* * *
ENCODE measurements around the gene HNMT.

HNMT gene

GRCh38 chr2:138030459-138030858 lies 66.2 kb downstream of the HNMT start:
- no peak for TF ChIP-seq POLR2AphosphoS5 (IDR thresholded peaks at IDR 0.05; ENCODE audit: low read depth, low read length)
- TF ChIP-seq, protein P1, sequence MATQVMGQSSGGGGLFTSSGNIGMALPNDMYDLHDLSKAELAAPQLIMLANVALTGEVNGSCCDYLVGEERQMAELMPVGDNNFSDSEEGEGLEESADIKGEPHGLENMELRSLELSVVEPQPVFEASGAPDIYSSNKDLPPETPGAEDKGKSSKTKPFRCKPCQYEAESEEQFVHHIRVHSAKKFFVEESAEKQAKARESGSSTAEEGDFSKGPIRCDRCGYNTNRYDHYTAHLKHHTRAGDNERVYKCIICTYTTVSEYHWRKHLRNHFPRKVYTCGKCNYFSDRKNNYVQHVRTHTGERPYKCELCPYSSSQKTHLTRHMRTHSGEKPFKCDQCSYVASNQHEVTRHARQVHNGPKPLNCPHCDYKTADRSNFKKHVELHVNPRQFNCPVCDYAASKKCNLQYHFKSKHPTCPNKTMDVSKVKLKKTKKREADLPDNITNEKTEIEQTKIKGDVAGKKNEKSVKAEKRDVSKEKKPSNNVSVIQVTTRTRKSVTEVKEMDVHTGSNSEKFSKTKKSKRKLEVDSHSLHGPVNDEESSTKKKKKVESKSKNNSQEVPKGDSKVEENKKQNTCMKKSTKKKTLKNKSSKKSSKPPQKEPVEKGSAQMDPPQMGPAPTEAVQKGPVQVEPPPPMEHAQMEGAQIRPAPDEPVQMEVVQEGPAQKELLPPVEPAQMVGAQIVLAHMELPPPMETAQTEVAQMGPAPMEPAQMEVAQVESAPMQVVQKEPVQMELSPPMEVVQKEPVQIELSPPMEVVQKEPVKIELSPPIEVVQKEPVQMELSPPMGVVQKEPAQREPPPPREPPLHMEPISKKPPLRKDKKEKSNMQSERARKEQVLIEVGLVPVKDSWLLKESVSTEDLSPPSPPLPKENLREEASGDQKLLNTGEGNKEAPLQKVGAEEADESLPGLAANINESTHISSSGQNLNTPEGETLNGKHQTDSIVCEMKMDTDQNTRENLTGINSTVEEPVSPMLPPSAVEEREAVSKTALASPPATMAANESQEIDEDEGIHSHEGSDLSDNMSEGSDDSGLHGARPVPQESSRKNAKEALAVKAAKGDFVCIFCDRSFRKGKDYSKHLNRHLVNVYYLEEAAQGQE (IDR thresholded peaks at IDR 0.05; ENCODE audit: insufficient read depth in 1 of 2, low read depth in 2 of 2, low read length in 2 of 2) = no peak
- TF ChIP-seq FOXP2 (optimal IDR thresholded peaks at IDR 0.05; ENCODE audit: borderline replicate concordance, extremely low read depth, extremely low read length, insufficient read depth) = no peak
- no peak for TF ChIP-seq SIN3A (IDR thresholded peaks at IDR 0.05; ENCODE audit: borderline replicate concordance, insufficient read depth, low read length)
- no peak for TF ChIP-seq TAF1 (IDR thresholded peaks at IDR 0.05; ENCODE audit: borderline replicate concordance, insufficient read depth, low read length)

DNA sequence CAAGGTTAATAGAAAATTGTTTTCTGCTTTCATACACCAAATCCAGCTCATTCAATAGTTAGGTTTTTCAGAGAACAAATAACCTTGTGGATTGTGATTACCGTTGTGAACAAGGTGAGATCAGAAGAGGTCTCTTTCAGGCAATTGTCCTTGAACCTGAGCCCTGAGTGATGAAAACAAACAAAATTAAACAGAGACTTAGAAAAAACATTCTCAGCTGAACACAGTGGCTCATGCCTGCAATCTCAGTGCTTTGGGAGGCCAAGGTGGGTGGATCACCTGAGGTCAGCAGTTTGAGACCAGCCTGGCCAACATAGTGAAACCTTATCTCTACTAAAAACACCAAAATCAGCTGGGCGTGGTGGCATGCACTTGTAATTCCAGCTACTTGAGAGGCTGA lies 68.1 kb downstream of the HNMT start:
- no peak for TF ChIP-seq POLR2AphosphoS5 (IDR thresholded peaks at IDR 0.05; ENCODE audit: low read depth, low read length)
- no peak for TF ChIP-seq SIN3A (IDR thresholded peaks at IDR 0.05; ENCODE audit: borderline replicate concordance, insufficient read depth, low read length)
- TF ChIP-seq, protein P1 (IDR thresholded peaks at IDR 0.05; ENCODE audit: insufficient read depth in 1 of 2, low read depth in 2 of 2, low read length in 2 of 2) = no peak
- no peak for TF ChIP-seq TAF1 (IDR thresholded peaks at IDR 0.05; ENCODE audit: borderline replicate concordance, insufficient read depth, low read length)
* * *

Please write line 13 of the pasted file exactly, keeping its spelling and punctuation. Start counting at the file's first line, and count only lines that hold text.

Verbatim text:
- no peak for TF ChIP-seq TAF1 (IDR thresholded peaks at IDR 0.05; ENCODE audit: borderline replicate concordance, insufficient read depth, low read length)